WASHINGTON -- Six states have primary elections Tuesday, with Sen. Lindsey Graham (R-S.C.) and House Majority Leader Eric Cantor (R-Va.) hoping to thoroughly pummel their upstart conservative opponents.
Graham is facing six challengers, and despite conservative dissatisfaction with the fact that he occasionally sides with Democrats, it doesn't look like any of them will be able to knock him out Tuesday. Cantor's opponent, a libertarian college professor, also hasn't been able to gain a lead against the incumbent, although his vocal supporters have caused headaches for the congressman.
Maine, Nevada, North Dakota, South Carolina and Virginia all have their elections Tuesday. Arkansas has only a few runoffs -- one between two Republicans vying for attorney general and two other runoffs for positions in the state legislature.
Here's a look at the key races The Huffington Post is watching:
SOUTH CAROLINA SENATE: The question has become not so much whether Graham will beat his six GOP challengers Tuesday, but will he get more than 50 percent of the vote to avoid a runoff? Last year, many conservatives who consider Graham too liberal -- because he voted for President Barack Obama's Supreme Court nominees and wasn't opposed to immigration reform -- felt he would be prime for a defeat by a tea party candidate. Graham has even been repeatedly censured by Republicans in his own state. The congressman, however, has benefited from a significant fundraising advantage and polls show him with a commanding lead over the field.
VIRGINIA-7: Cantor is facing a feisty challenge from Dave Brat, whom Slate's Dave Weigel describes as "a professor running a libertarian-funded program at his school and running against Cantor for his debt ceiling votes and refusal to rule out immigration reform." Cantor has gone after Brat and tried to brand him as a "liberal college professor." Cantor is widely expected to beat Brat, but the the tea-party-backed Brat and his vocal supporters have still been a thorn in the side of the congressman. During a local GOP convention last month, Brat backers loudly booed Cantor in front of his family.
VIRGINIA-8: Seven Democrats are battling for the nomination to replace retiring Rep. Jim Moran (D-Va.) on Tuesday. The seat is considered safely Democratic, meaning the winner will likely be in Congress next year. All of the candidates support Obamacare, gay rights, equal pay, net neutrality, raising the minimum wage and expanding Medicaid. The candidate with the most money and support from some prominent Democrats -- including former Vermont Gov. Howard Dean (D) and former Obama official David Axelrod -- is Don Beyer, the co-owner of nine auto dealerships who also served two terms as lieutenant governor of Virginia. Patrick Hope, a former state delegate who founded the Virginia Progressive Caucus, has charged that Beyer did not do enough during his time in Richmond to help families on welfare. Laverne Chatman, former president of the Northern Virginia Urban League, injected some star power into the race when her friend, Oprah, headlined her kickoff fundraiser. Chatman is also the only woman running in the race.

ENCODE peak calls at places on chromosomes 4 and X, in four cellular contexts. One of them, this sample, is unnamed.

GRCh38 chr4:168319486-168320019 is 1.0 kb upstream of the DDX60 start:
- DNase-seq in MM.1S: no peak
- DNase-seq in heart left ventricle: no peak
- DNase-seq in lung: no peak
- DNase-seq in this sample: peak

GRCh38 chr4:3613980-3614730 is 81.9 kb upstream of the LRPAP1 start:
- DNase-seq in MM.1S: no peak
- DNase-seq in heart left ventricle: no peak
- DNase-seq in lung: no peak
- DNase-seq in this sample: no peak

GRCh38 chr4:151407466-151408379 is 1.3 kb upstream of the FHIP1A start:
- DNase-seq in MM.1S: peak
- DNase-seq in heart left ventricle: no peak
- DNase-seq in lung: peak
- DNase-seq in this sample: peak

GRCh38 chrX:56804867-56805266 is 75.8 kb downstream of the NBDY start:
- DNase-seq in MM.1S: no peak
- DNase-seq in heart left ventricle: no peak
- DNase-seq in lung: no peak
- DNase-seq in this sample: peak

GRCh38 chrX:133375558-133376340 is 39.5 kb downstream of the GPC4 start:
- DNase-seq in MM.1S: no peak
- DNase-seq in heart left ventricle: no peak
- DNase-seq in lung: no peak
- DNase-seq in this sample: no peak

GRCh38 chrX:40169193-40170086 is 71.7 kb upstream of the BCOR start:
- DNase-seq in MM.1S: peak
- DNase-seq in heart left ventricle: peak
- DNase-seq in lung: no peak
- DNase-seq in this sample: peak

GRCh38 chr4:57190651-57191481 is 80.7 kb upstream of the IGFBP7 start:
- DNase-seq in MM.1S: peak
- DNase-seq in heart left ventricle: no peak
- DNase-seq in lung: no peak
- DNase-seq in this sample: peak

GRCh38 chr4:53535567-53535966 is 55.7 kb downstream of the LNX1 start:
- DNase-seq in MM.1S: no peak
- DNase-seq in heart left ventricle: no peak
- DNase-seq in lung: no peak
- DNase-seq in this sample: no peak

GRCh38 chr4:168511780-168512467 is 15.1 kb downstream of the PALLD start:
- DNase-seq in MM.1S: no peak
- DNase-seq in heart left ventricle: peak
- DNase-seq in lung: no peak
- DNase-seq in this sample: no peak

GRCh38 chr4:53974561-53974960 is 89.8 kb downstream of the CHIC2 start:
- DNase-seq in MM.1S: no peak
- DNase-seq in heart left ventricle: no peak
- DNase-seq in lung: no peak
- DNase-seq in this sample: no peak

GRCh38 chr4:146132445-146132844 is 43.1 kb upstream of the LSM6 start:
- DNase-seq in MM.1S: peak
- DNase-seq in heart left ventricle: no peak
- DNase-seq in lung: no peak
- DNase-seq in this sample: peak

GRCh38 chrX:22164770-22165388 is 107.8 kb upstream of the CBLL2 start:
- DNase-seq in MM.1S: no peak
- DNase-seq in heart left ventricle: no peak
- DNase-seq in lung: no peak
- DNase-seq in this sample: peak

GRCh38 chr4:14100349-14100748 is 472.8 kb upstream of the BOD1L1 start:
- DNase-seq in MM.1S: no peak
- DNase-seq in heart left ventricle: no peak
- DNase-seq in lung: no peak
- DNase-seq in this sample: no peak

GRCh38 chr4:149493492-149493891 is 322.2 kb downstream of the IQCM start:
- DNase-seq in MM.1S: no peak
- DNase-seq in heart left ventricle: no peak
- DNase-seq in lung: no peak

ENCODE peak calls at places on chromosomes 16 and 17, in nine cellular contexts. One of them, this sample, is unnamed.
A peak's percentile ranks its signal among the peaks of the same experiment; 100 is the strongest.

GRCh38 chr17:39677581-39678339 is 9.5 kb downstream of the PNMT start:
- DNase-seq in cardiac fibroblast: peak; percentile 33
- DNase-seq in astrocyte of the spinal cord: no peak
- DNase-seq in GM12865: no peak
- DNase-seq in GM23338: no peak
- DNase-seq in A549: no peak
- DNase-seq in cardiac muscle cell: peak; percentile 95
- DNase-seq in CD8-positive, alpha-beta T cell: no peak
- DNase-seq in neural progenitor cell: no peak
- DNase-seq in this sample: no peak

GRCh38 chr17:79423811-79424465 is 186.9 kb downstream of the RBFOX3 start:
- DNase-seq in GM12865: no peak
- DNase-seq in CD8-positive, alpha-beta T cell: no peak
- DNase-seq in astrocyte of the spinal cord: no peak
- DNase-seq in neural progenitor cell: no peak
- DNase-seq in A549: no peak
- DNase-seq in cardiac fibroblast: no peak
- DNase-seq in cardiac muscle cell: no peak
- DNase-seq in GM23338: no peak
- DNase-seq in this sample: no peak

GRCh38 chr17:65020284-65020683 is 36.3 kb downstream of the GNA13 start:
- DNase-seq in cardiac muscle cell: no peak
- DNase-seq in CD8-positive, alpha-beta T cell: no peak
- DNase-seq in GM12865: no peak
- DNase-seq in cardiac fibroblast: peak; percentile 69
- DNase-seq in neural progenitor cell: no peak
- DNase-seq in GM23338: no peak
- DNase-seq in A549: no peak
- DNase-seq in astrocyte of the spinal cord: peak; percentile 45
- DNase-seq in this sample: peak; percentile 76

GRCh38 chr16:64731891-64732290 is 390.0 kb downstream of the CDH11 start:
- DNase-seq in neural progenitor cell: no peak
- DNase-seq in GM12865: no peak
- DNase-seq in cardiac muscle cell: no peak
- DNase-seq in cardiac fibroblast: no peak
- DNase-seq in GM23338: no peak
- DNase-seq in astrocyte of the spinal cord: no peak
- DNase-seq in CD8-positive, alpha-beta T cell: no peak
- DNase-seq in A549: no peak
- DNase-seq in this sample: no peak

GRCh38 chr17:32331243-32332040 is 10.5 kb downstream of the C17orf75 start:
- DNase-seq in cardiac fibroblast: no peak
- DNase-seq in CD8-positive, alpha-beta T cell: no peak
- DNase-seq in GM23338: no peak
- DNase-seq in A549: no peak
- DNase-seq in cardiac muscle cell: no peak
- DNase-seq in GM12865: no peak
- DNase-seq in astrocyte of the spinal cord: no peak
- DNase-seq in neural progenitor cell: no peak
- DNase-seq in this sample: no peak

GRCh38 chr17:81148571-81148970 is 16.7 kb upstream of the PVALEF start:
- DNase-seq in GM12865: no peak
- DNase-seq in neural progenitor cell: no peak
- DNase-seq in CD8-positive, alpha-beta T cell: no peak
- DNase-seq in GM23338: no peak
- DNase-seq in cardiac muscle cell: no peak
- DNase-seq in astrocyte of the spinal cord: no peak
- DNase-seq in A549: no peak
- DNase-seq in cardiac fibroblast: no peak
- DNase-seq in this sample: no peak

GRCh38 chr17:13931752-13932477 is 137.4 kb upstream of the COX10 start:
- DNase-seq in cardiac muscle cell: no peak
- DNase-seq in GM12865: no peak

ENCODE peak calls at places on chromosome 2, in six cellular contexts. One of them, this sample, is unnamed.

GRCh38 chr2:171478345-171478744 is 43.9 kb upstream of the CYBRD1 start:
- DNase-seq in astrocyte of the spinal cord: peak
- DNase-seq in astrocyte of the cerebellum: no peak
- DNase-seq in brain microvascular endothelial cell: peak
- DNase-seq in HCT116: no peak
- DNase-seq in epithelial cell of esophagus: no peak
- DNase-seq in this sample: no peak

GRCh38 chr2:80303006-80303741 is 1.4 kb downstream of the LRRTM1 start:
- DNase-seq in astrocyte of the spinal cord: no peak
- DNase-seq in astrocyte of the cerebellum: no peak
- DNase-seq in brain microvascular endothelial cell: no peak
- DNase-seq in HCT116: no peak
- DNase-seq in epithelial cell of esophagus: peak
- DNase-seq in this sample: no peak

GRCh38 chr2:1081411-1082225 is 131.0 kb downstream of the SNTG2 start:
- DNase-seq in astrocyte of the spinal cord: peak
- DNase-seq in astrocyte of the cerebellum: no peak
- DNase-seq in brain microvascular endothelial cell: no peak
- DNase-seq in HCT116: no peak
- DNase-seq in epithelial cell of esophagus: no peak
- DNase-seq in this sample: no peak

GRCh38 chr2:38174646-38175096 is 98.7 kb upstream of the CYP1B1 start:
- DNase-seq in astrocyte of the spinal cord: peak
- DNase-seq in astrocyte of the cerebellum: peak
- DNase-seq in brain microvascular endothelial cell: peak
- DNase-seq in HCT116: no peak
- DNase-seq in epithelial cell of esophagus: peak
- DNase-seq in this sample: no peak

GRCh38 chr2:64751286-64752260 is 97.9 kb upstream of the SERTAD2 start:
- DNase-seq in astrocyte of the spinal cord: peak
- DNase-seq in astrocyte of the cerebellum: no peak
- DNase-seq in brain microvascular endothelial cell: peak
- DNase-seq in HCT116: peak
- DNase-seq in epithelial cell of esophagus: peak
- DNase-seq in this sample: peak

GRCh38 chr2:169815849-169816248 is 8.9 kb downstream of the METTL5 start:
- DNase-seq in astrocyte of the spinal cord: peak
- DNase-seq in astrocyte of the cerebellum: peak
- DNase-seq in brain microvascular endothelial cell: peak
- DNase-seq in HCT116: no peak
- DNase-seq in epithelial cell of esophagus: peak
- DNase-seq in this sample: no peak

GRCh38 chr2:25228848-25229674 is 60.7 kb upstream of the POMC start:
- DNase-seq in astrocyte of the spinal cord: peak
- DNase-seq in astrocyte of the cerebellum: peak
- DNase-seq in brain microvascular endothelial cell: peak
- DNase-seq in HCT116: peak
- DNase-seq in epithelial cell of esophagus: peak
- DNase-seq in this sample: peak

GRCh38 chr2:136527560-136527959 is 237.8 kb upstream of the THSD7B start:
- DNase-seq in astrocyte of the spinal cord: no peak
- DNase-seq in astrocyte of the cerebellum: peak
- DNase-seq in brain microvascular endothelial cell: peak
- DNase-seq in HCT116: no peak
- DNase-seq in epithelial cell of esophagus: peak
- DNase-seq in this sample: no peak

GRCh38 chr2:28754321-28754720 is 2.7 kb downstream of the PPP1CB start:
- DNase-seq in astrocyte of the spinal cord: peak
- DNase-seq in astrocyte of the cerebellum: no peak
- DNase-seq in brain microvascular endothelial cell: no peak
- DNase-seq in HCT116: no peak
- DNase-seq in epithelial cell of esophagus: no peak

MAINE-2: Both state Sen. Emily Cain (D-Maine) and state Sen. Troy Jackson (D-Maine) have been vying for progressive support in their race to succeed Rep. Mike Michaud (D-Maine), who is running for governor. Cain has picked up the support of EMILY's List and the League of Conservation Voters. Jackson, who also touts the fact that he's a logger, recently scored an endorsement from the son of John Steinbeck, who liked the candidate's rural populist message. Cain has had a fundraising advantage during the campaign and has tried to go after Jackson for his votes against pro-abortion and pro-marriage-equality legislation. Jackson has insisted that he won't vote to restrict women's reproductive rights while in Congress and now calls his 2009 anti-marriage-equality vote "the worst vote I ever took." Republicans Bruce Poliquin and Kevin Raye are vying for their party's nomination Tuesday, although the district leans Democratic.
NEVADA-4: Republican Assemblyman Cresent Hardy and tea party activist Niger Innis are hoping to oust Rep. Steven Horsford (D) this fall, and both have tacked to the right in an attempt to win over GOP primary voters. In April, the two rushed to show how much support they've given Cliven Bundy during his standoff with the Bureau of Land Management, which has tried to collect land fees from the rancher. Their support for him came even after The New York Times reported on his racist comments toward African-Americans. Innis has attacked Hardy for voting to implement Obamacare; Hardy has responded that he regrets his votes but does still support expanding Medicaid. Hardy also attracted attention in February for saying he opposed the Employment Non-Discrimination Act because it would amount to a "segregation" law.